• The company fought back, claiming it had the legal right to cut trees on the concession, and that Feliciano’s actions amounted to an abuse of authority.
  • The Philippine Ombudsman sided with the company, ruling in July 2021 that Feliciano be suspended without pay for a year.

READ FULL STORY: A mayor in the Philippines took on a mine, and lost her job over it (

Philippine farmers fear crop, river contamination as mining moratorium is lifted

Farmer Melchor Ortiz waited for three months before harvesting 43 sacks of rice from his one-hectare patch of farmland in January. But the wrinkled lip of 63-year-old Ortiz was drooping slightly, his grey brows furrowed, as he stood in the vast rice field facing the mining-scarred mountain in the western Philippines province of Palawan.


Typhoon exposes biodiversity haven Palawan’s vulnerability — and resilience

PALAWAN, Philippines — When park ranger Allan Daganta travels to work from his home in a village just outside Palawan’s Puerto Princesa Subterranean River National Park (PPSRNP), he’s usually welcomed by a cool forest breeze. That, he says, has changed since Dec. 17, 2021, when Super Typhoon Rai hit Palawan, turning the park’s once thriving forest from green to brown.

“Now, every time I drive to work I can feel the hot weather,” Daganta told Mongabay a month after the catastrophic storm, known in the Philippines as Typhoon Odette, struck the island. “I was born and raised here and in my 51 years of existence, it’s so far the strongest typhoon to ever ravage the park.”


BANNER IMAGE: The strongest storm to hit Philippines in 2021, Rai dismantled numerous park facilities and villagers’ homes, displacing more than 3,500 families, and destroyed 86 boats. Image courtesy of Puerto Princesa Subterranean River National Park (PPSRNP).

Women on storm-hit Philippine island lead Indigenous effort to restore mangroves

Almost eight years after Typhoon Haiyan barreled into Busuanga Island in the western Philippines, the lesson it left is still etched in the mind of village leader Annabel Dela Cruz. For her and other Indigenous women in the village of Quezon on Busuanga’s northern coast, keeping their mangrove forest intact is now seen as a matter of survival amid the climate crisis.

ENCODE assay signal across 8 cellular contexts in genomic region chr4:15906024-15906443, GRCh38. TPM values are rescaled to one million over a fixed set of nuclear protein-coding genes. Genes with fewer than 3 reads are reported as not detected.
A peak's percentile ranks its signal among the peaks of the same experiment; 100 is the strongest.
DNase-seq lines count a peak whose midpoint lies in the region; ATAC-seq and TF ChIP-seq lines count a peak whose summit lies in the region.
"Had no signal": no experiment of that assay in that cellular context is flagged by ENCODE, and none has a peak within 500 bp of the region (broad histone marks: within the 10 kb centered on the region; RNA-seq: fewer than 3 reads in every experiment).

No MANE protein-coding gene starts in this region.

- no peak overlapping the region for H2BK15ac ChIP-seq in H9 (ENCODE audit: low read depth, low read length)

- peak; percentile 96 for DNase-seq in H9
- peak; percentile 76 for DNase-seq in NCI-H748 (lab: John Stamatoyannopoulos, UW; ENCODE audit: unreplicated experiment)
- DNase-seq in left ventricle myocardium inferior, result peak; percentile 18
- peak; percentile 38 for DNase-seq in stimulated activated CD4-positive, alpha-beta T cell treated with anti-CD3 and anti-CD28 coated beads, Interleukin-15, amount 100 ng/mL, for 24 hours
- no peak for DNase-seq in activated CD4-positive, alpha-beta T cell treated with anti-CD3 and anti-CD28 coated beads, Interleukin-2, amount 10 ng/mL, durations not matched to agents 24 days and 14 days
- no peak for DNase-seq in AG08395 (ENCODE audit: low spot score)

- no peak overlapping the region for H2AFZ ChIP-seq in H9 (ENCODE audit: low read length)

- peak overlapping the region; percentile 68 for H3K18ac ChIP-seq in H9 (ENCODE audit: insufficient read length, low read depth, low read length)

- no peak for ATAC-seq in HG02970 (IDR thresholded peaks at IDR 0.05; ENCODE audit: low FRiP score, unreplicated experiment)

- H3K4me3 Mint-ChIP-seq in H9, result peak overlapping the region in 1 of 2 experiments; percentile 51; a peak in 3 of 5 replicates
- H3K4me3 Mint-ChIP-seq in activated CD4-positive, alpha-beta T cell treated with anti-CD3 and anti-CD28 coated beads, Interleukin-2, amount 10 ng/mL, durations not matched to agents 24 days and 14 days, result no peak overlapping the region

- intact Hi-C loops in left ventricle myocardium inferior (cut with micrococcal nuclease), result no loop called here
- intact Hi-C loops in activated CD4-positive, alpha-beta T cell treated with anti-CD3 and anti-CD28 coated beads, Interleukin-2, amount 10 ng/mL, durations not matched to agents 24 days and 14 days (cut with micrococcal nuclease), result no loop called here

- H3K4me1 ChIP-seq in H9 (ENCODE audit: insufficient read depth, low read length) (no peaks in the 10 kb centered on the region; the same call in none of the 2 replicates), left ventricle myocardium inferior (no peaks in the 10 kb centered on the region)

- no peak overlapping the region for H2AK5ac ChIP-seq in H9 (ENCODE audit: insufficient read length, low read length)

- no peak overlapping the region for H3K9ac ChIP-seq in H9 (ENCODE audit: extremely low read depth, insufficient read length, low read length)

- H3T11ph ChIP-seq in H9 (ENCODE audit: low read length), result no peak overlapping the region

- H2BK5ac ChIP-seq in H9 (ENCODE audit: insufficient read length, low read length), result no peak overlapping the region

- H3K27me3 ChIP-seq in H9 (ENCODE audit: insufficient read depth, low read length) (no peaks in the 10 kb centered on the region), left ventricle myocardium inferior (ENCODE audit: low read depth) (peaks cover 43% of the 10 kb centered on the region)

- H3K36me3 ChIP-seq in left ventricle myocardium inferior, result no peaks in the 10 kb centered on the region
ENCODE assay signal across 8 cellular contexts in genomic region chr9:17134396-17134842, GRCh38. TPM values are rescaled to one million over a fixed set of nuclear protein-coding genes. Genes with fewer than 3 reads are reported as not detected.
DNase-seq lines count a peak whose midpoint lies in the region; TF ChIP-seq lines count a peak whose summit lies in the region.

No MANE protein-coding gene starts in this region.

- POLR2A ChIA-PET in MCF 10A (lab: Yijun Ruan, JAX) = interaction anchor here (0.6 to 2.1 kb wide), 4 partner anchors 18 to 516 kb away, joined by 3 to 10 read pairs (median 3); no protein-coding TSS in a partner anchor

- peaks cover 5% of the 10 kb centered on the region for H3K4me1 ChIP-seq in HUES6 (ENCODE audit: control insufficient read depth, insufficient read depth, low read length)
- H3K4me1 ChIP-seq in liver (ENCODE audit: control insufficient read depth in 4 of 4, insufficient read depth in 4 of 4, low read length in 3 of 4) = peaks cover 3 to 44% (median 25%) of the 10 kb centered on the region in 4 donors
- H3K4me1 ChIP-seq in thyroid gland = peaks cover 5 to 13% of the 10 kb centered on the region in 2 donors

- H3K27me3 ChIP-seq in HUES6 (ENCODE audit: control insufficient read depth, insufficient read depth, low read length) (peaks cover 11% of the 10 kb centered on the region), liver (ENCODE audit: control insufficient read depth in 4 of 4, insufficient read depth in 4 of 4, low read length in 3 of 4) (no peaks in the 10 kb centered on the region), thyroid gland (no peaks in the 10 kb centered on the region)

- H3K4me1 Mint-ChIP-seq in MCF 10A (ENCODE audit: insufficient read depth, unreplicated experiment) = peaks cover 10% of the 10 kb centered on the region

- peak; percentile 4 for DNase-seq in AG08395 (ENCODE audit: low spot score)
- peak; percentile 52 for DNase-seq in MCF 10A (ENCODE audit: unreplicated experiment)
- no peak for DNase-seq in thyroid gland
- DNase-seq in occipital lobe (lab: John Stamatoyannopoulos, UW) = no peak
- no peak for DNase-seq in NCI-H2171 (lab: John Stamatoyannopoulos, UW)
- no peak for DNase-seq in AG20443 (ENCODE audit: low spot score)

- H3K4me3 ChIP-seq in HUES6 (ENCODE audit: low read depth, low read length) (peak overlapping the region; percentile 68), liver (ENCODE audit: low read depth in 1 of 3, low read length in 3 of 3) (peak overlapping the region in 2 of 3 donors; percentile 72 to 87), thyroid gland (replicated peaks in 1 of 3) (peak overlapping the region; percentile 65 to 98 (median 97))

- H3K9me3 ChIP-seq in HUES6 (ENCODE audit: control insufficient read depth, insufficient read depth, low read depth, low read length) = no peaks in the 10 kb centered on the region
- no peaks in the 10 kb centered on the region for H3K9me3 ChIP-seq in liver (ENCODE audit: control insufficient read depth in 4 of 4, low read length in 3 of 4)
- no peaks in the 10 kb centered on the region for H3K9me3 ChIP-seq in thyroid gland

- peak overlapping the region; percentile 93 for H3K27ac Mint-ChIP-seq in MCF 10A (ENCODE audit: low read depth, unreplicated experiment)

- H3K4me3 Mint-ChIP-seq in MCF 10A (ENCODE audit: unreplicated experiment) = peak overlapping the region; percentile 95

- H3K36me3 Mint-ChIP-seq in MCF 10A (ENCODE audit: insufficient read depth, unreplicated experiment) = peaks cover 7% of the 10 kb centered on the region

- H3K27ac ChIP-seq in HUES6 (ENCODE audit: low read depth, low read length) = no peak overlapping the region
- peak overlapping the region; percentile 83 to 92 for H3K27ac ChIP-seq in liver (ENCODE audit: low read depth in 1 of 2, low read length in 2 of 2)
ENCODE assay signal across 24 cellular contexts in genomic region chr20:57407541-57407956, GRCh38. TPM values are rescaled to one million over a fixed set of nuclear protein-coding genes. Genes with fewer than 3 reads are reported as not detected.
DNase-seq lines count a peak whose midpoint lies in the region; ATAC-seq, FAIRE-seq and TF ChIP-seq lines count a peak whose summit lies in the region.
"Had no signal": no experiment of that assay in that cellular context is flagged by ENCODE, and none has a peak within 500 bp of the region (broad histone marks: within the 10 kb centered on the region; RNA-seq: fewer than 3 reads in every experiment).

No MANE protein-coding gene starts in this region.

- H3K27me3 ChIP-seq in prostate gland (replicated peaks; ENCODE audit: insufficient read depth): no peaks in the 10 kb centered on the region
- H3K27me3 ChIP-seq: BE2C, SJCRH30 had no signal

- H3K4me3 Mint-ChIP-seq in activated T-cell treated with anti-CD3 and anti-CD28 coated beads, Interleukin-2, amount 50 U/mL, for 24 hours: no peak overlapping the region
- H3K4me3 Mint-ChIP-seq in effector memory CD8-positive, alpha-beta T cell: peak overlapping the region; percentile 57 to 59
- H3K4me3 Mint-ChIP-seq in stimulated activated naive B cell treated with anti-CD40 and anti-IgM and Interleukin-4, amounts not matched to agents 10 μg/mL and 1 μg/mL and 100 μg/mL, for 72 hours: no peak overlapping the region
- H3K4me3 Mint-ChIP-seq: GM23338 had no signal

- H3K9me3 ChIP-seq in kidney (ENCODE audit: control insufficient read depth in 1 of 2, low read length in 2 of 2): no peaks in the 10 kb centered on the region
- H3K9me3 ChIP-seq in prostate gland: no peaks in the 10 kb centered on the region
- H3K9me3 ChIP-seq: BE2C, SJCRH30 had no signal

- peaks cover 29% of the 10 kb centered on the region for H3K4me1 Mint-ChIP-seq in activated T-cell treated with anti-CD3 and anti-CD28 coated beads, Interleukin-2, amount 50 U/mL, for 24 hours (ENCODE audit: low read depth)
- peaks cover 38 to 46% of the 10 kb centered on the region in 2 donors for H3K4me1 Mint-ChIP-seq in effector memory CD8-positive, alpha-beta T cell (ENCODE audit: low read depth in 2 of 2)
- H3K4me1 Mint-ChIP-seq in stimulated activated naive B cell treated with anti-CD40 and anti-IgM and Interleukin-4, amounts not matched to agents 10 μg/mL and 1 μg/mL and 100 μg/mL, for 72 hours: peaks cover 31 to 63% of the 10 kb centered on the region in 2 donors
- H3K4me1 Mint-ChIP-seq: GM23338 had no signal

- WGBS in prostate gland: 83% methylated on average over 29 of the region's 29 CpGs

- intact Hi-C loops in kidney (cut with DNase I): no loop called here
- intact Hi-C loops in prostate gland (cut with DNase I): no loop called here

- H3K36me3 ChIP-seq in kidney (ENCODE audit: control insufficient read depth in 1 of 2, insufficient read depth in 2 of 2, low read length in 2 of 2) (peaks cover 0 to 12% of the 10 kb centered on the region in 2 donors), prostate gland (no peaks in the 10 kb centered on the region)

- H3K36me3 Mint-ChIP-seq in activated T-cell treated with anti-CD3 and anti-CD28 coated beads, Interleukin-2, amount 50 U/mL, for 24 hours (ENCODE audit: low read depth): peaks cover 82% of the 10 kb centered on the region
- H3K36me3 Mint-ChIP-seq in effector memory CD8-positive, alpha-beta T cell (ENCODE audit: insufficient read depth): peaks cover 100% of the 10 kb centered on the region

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BANNER IMAGE: The community also helped protect mangroves with the passage of an ordinance banning mangrove forest clearing, and the mobilization of Indigenous men and women as volunteer coastal guards who enforce the policy. Image courtesy of Community Centered Conservation (C3) Philippines.

New Philippine corpse flower is phallic-shaped, funky smelling — and nearly extinct

Forester Leonardo Udasco Jr. and his team were deep in the forests of the northern Philippines in 2019 when they first spotted a plant they’d never seen before: a small, phallic-shaped flower with a putrid odor of rotting flesh.

Fast-forward two years, and that plant they found while conducting a biodiversity assessment in Pantabangan-Carranglan Watershed Forest Reserve (PCWFR), in Nueva Ecija province, has now officially been described as a species new to science. With the help of botanists from the Philippine Taxonomic Initiative (PTI), Ateneo de Manila University (ADMU), the University of the Philippines (UP) Baguio and the University of Hamburg, this regal maroon plant was identified as a previously unknown member of the Amorphophallus genus, many of which are also known as “corpse flowers” because of the smell they emit.

READ MORE: New Philippine corpse flower is phallic-shaped, funky smelling — and nearly extinct (

Banner Image: Amorphophallus minimus in vegetative and flowering stage. Image courtesy of Leonardo C. Udasco, Jr/DENR.

Amid shrinking catch and endless territorial disputes, hope keeps fishers afloat in the West Philippine Sea

In 2008, when Larry Hugo first ventured into the cerulean seas around Pag-asa island — 932 km southwest of the Philippine capital of Manila and known internationally as Thitu — he was stunned. Only a few hundred meters away from the shore, he found his outrigger boat already brimming with a wide array of fish. It was a haul enough to feed his small island community for a day. He sold it for P80 (US$1.60) per kilogram, primarily to military personnel stationed on the island.

READ MORE: Fishers on the Frontlines (